But there is nothing inherently wrong with this. Indeed, as noted above, for the LVT to even be collected, the land title system must continue, with claims to land settled and formalized. However, when this is done without LVT, i.e., without appropriate compensation to the community for violating the Lockean Proviso, a massive wealth imbalance develops and worsens. The government is forced to raise funds by taxing wages, interest, profits, capital gains, sales, international trade, etc. etc., depressing and distorting economic activity while allowing landowners to acquire and concentrate the rising value that, again, at least not in their capacity as landowners, they had no role in creating.

A challenge for readers. Who said this?
Nowhere and at no time has the large scale ownership of land come into being through the working of economic forces in the market. Founded by violence, it has been upheld by violence and that alone. As soon as the latifundia [J-VICTUS NOTE: LANDOWNING CLASS] are drawn into the sphere of market transactions they begin to crumble, until at last they disappear completely.

I believe one can be forgiven for thinking a Georgist said this. But in fact, it was Austrian economist and hero of Rothbard Ludwig Von Mises.

Another issue that Rothbard and his followers assert is the Subjective Theory of Value (STOV), which states that:
...the value of a good is not determined by any inherent property of the good, nor by the amount of labor required to produce the good, but instead value is determined by the importance an acting individual places on a good for the achievement of their desired ends.74

Already, we should notice something about this explanation. It concerns produced goods, i.e., products (or services with labor using products). Land is not a product.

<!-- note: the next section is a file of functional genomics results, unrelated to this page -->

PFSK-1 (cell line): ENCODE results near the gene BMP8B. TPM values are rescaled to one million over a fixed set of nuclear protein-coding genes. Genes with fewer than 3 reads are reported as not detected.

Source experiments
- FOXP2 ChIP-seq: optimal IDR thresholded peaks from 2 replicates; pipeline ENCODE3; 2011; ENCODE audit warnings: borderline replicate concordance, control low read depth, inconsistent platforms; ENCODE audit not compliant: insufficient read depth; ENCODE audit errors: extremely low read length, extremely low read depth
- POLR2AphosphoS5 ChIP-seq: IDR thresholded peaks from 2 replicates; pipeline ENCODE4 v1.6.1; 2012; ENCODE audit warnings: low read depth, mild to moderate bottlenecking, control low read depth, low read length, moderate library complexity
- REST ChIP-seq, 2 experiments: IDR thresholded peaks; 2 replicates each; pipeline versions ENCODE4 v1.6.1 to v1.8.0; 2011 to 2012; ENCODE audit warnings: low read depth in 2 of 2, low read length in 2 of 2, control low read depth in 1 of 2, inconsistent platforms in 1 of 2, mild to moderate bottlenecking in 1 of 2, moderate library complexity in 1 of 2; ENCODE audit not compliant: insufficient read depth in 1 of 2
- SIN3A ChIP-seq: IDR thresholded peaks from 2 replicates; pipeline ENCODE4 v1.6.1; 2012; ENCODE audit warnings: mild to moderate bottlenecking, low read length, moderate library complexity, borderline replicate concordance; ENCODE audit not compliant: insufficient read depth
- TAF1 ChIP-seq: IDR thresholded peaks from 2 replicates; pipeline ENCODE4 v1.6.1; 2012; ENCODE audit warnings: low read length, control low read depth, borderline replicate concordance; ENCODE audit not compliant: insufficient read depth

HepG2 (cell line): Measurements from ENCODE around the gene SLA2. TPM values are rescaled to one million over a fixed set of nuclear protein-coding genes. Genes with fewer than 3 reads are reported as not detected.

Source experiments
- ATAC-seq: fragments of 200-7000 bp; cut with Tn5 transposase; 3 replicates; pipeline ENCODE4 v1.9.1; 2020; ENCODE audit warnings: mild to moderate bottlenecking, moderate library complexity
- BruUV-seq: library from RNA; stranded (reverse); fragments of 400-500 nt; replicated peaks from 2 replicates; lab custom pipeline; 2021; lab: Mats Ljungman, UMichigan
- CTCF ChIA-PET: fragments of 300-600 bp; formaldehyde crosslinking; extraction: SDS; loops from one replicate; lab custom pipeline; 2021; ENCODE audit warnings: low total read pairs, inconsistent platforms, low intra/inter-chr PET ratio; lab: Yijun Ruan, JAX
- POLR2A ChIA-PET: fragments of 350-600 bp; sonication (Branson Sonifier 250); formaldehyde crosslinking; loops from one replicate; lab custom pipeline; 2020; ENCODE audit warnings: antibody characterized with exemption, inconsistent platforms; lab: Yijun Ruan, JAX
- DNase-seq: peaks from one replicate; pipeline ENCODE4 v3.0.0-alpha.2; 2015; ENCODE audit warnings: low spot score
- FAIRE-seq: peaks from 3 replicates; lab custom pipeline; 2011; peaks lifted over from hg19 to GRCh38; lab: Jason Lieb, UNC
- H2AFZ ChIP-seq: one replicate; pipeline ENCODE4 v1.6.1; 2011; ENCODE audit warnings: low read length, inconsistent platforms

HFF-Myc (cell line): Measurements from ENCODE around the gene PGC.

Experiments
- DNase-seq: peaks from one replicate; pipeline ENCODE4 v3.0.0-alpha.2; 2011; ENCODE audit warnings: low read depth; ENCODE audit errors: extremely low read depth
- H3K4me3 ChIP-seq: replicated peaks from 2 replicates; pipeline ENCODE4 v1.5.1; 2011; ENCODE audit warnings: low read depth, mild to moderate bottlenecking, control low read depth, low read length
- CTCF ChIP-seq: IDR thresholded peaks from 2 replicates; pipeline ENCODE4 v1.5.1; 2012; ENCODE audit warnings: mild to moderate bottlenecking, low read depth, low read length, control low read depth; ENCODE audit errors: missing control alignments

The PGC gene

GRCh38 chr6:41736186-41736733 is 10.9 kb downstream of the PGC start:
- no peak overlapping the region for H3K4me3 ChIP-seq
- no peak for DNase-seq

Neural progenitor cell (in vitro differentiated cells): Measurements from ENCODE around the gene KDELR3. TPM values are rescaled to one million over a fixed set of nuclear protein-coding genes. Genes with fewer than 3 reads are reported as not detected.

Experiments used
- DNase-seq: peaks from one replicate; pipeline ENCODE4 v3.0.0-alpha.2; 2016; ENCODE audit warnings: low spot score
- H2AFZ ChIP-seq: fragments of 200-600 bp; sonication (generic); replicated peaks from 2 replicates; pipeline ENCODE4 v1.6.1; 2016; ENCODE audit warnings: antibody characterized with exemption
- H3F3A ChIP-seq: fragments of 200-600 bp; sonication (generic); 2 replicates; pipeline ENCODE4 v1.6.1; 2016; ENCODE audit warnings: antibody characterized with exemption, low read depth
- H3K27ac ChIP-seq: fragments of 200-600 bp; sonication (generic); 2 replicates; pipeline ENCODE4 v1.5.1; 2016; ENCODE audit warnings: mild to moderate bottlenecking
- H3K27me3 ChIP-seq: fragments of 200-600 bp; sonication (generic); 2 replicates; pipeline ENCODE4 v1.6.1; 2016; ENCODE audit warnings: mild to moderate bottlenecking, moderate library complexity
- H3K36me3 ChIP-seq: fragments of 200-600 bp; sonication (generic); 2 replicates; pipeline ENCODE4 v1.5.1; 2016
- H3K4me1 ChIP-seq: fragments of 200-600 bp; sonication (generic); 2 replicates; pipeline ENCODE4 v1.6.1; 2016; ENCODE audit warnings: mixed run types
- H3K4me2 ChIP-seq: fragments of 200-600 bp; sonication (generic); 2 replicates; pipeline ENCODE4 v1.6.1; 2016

The STOV informs the Economic Calculation Problem (ECP), which posits that since value is subjective, attempts by the government to control production cannot rationally allocate resources.75 But again, even assuming the merit of ECP to begin with (and it does have merit when it is properly applied), land is not relevant to it, since land is not a product the production of which can be controlled. Only the apparent supply and its price may be manipulated. Rothbard insists that the assessment of the value of land to levy the tax would be "arbitrary" and thus this somehow delegitimizes the whole thing. But of course it would not actually be arbitrary, at least not any more arbitrary than any other pricing, all of which is based on supply, demand, and other local conditions/factors. The rental value of land is not hard to figure out. If the land is idle despite its being open to tenants/buyers, then the requested rent is too high and must come down. Once the requested rent is acceptable to a tenant, he will move to use it. There is the rent. Simple as that. A Geoist blogger who writes at “This Is My Chaos,” puts it like this:
It is true that value can only be determined in exchange on the market, but it is in no way interesting when discussing LVT, for one simple reason. In order to understand it, we need to remember a simple truth. It is not the seller of land that performs the ultimate assessment, but the buyer. That the seller may state a price, it is true, but if no buyer actually wants the land at that price, then it will not sell. In a rental situation, the landlord will always be seeking to increase his rent. If he tries, and the tenant stays, then the land is clearly worth what the landlord is charging for it. If he leaves, and no one else takes his place, then the landlord will ultimately reduce the price until someone does. Rent pricing is essentially an iterative process, with the occupied state of the property being feedback. The longer a plot remains unoccupied, the more obvious it is that the rent is too high. More importantly, the longer a plot remains unoccupied, the longer that the landlord is not receiving income.76

As he goes on to say, this does not change with the LVT. If the requested rent, the LVT, is too high for prospective tenants, the assessment of that will eventually have to be reduced because the longer plots are vacant, the longer the government is receiving no LVT revenue.

But the whole complaint ignores the point. The payment on the rental value of land is one that will be made no matter what. The only question is to whom. Private landowners will decide no less “arbitrarily” what to charge their tenants (the amount being as much as they possibly can and still have tenants to pay them rent). But if private landowners are not responsible for the creation of that value, why should it go to them?